The liquid crystal display cell 222 is shown in greater detail in FIG. 3 in which a light source formed from multiple LEDs 322, 324, 326 is used as a backlight. Preferably, the LCD is a field sequential liquid crystal display (FS LCD). LCD controller 316 provides a voltage to the common electrode(s) 308 and the active elements 310 of the active matrix. The active elements are preferably thin film transistors. The common electrode(s) 308 and active elements are supported on substrates 306 and 312, respectively. Alternatively, the LCD may be a passive matrix. The LCD preferably contains a brightness enhancing film or layer 304 to optimize the distribution of light for a viewer and a diffusing layer. As the preferred liquid crystal material is super twisted nematic, polarizers 302 and 314 are used. The LCD controller 316 sets the pixel grey scale of the LCD. An optional processor 318 may coordinate synchronization of the LCD controller 316 with the light source controller 320. Preferably, the LCD controller 316 and the processor 318 are integrated into a single device 317, which may simply be referred to as an LCD controller having the capability of controlling a light source controller 320. The light source may be implemented by using red, green, and blue LEDs 322, 324, 326. In a specific embodiment, four green, four red, and two blue LEDs are used to provide full colour and/or black and white display. The LED controller 320 may sequence the three colours or may simultaneously energize LEDs of all of the colours and terminate power to the LEDs simultaneously. Other combinations of LEDs are contemplated. The light guide 328 may have a tapered block construction and may have approximately a trapezoidal, cross sectional form to more evenly distribute the light into the LCD. The light guide may also have uneven areas 330, 332 that scatter the light so as to avoid shadowing effects in the LCD image. Although uneven area 330 is shown to project out from the surface of the light guide 328 and uneven area 332 is shown to project inward to the surface of the light guide 328, the uneven areas may be arranged differently so long as the arrangement effectively scatters the light from the LEDs 322, 324, 326. The uneven areas may be abraded, molded, corrugated, chemically etched, or the like. Preferably, to maximize the utilization of light, the LEDs 322, 324, 326 and the light guide 328 are partially enclosed by a reflector such that the only opening is fully bounded by the light transmissive area of the LCD.

FIG. 4 illustrates an embodiment of the LCD controller 402 and LCD 430 for the method. The LED controller may be internally adapted to provide a sequence of lights each centered on a specific wavelength according to the LEDs energized, followed by light generated simultaneously from all LEDs or at least two LEDs generating light centered on two different wavelengths. In FIG. 4, in synchronization with the LED controller, the LCD controller 402 creates a grey scale pattern for each light centred on a specific wavelength according to column driver 440 (source driver) according to data and control signals 410 and row selectors 450 (gate driver) from a data bit line and a LOAD LINE clock in a X-Y matrix arrangement. For a red light pattern, only pixels selectable by the column driver 440 may be set to a variable transmissive state to provide a desired grey scale pattern. Pixels that do not have a red component of light are turned off. For green and blue light patterns, similar procedures are followed. When all red, green, and blue colours are transmitted through a given pixel, that pixel may have a white or whitish appearance because of the blending of the three primary colours perceived by a viewer. Advantages in using the light source to determine colours include elimination of a colour filter layer, thus enhancing brightness of the display by reducing a light absorbing layer, and increasing the resolution as only one pixel is needed to provide full colour instead of separate red, green, and blue pixels. The size of a pixel is allowed to increase while resolution is improved; in other words, using the light source and not the LCD to determine colour optimizes substrate real estate usage.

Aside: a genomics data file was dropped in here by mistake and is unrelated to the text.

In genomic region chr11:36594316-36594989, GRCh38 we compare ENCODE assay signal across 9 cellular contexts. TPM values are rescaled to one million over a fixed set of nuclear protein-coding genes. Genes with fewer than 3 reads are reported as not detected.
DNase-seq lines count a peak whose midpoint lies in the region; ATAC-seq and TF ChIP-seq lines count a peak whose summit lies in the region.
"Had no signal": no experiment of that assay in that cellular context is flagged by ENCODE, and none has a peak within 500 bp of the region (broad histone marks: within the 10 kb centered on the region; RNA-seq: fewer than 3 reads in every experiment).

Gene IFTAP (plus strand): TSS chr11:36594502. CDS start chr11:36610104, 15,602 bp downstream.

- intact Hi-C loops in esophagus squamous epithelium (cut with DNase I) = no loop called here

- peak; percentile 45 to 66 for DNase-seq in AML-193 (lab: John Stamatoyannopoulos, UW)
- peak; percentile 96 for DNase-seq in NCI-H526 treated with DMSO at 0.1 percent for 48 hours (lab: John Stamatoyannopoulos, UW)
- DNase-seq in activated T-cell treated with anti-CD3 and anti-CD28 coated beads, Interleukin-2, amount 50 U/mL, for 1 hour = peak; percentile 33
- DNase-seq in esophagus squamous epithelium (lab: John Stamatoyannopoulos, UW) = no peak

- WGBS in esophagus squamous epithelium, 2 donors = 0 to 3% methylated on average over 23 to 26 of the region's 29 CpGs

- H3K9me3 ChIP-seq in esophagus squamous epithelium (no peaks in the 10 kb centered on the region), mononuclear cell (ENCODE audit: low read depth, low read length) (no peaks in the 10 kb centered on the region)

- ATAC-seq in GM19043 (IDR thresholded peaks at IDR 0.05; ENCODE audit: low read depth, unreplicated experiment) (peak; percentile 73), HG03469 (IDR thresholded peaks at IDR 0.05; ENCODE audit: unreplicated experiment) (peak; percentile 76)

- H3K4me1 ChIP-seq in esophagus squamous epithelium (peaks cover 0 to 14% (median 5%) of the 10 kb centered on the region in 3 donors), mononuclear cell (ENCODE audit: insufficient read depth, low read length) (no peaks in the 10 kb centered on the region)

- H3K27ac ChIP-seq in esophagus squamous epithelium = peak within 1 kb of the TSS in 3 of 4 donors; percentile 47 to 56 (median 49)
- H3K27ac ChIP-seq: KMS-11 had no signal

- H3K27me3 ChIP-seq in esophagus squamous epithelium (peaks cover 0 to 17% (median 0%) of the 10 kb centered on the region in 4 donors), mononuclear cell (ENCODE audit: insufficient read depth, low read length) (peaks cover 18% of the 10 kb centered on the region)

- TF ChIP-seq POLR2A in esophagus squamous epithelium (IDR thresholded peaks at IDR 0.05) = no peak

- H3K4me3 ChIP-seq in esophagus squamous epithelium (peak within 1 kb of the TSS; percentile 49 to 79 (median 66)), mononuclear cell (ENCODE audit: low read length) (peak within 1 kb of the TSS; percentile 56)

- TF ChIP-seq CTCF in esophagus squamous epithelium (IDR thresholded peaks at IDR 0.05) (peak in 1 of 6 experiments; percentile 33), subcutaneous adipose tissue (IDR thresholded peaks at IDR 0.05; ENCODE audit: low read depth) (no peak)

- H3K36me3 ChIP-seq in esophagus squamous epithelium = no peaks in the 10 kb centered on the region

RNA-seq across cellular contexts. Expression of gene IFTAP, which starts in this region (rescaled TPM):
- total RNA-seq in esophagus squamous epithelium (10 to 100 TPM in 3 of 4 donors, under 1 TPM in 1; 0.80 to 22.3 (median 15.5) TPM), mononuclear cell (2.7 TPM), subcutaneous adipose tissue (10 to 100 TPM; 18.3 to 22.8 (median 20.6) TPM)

FIG. 5 illustrates a colour only mode in which either the entire display screen is in colour or the non-colour portion of the display screen is in the off state. In operation, pixel grey scale is achieved through pulses written to a pixel during scanning. Each colour frame 502 is divided into three parts (or fields) 504, 506, 508 for the three colours in full colour mode. Each pixel to be illuminated by a specific colour of light achieves a grey scale value from a pulse pattern into the source of the thin film transistor providing charge to the pixel. The pulse pattern (i.e., colour scans) includes multiple high and/or low pulses for each pixel. One pulse is applied to each colour pixel during a scan of the colour region that includes the colour pixel. During the colour region scan (or sweep) 532, the actual scanning occupies most of the time allotted 530 for a given colour. It is the successive scans of the colour pixels during a frame that establishes a grey scale value. A smaller portion of the time allotted in a scan period is idle time 534. During most of the scan period, the light source is turned off 514. In alternative embodiments, the light source may remain on for most or all of the scan period and/or the actual scanning may occupy a different portion of the time allotted for a given colour. Once the final grey scale value for a row or line of pixels is fairly well established, the light source (e.g., light emitting diode) is turned on 512. In some embodiments, during the light source turn on time, the common electrode of the display is inverted from a first voltage bias level 522 to a second voltage bias level 524 to prevent charge buildup in the liquid crystal that would degrade performance and damage the display. The inversion of the common electrode voltage occurs for each colour for each frame. Thus, for a red, green, and blue pixel LCD, the common electrode voltage is inverted three times. Other inversion modes are contemplated such as line inversion and pixel inversion. In line inversion, a given line may be alternately supplied through the source driver with voltages from a first set of a polarity and then supplied with voltages from a second set of a polarity opposite to that of the first set; that is, a non-inverting pair of voltages may be applied and an inverting pair of voltages may later be applied. In pixel inversion, alternate columns may be supplied for each row with voltage sets of opposing polarities.